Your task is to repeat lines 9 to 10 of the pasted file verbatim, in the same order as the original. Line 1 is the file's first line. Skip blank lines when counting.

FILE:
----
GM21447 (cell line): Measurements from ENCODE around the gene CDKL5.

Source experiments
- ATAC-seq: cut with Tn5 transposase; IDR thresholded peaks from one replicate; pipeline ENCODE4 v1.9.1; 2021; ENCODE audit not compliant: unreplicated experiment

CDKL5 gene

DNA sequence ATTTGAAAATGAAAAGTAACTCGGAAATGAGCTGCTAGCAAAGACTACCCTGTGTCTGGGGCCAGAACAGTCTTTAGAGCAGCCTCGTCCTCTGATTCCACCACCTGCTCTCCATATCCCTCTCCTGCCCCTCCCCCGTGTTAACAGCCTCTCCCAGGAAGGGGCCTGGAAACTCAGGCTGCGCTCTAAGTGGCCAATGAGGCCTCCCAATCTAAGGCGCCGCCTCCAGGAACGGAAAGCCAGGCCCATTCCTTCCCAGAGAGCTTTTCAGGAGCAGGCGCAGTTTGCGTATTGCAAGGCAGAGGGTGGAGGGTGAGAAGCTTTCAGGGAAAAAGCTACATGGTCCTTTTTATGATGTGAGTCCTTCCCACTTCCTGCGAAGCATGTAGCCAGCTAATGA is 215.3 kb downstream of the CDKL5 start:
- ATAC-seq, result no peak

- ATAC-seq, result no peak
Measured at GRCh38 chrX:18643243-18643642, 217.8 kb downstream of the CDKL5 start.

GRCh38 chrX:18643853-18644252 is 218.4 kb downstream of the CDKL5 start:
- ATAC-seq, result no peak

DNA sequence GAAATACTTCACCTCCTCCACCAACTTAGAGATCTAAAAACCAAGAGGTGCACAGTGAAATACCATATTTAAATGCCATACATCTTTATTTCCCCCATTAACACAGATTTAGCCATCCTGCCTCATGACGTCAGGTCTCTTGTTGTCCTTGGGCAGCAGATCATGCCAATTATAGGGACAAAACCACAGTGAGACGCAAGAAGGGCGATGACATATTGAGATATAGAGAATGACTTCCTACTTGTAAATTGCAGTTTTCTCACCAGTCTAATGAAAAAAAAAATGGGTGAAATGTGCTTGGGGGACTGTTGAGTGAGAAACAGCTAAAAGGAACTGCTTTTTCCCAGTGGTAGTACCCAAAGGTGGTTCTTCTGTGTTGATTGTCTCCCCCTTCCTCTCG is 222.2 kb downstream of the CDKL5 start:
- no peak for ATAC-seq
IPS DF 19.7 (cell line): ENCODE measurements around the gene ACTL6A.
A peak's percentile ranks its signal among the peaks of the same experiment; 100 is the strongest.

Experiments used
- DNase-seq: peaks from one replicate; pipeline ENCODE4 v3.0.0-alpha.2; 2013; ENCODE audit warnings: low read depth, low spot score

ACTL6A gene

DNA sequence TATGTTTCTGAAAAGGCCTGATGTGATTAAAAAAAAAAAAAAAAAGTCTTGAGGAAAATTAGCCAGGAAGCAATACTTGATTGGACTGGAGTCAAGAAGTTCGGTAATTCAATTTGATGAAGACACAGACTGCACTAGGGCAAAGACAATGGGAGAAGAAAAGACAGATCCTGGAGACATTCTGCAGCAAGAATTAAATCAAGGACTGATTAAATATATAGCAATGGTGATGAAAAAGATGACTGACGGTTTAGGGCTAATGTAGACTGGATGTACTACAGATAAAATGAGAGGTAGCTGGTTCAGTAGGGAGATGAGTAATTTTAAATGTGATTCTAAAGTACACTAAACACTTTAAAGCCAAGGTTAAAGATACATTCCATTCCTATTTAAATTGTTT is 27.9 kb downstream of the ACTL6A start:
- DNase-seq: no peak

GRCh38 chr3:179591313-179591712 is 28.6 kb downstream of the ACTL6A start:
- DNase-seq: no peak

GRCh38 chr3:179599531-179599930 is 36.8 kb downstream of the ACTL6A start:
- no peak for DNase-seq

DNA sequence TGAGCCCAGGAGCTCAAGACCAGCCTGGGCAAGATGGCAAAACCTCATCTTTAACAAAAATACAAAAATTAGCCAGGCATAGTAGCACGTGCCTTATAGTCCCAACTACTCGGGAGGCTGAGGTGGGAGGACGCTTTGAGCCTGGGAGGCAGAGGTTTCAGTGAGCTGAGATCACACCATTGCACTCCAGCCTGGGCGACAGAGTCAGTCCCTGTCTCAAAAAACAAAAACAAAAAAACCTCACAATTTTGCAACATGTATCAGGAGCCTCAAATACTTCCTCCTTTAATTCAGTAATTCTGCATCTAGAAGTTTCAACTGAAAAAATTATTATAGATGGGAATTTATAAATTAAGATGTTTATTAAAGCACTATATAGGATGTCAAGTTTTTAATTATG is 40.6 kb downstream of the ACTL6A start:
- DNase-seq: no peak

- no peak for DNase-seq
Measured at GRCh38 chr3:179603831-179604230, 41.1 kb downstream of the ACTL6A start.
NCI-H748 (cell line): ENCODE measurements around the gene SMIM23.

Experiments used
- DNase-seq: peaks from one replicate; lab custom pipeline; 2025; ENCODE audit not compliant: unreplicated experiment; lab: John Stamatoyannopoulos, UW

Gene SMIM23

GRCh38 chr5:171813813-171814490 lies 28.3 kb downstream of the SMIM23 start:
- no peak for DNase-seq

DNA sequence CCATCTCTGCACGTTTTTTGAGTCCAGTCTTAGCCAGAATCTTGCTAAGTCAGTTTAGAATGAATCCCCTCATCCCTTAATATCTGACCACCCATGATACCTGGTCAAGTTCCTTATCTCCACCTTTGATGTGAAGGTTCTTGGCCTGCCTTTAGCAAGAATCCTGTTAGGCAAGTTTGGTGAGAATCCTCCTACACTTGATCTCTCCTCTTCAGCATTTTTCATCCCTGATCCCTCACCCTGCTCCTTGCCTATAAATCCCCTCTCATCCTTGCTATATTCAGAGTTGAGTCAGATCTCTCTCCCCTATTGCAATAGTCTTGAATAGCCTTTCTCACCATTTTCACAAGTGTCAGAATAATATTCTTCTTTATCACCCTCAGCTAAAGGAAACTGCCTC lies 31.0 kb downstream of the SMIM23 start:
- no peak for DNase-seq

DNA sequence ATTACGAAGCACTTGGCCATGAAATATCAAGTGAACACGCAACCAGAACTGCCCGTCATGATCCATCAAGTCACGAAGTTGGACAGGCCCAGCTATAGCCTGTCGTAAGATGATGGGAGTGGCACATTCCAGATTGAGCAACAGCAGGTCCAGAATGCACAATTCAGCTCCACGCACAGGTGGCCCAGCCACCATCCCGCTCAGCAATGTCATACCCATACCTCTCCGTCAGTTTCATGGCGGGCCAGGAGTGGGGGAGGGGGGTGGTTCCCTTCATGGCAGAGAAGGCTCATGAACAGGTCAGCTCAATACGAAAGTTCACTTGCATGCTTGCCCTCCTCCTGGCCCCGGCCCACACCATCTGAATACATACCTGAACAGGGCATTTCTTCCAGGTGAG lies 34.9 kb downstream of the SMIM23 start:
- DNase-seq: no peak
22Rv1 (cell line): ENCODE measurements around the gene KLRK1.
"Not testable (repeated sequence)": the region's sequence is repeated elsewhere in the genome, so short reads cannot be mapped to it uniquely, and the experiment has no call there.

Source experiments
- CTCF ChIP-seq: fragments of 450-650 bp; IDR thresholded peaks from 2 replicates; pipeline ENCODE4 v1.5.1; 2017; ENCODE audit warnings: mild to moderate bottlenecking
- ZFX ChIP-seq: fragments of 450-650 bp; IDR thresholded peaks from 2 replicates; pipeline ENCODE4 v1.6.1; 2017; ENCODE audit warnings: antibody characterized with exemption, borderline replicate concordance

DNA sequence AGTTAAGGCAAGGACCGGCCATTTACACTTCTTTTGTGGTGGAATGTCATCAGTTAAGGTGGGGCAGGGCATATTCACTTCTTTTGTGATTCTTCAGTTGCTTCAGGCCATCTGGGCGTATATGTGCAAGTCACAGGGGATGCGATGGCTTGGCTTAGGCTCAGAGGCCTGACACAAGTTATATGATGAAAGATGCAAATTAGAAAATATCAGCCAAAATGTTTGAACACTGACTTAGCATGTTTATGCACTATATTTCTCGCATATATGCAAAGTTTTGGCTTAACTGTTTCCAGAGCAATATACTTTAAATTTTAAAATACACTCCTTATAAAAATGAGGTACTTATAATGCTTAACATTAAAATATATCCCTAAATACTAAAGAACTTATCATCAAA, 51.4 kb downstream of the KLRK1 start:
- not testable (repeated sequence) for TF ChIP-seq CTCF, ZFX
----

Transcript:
GRCh38 chrX:18643853-18644252 is 218.4 kb downstream of the CDKL5 start:
- ATAC-seq, result no peak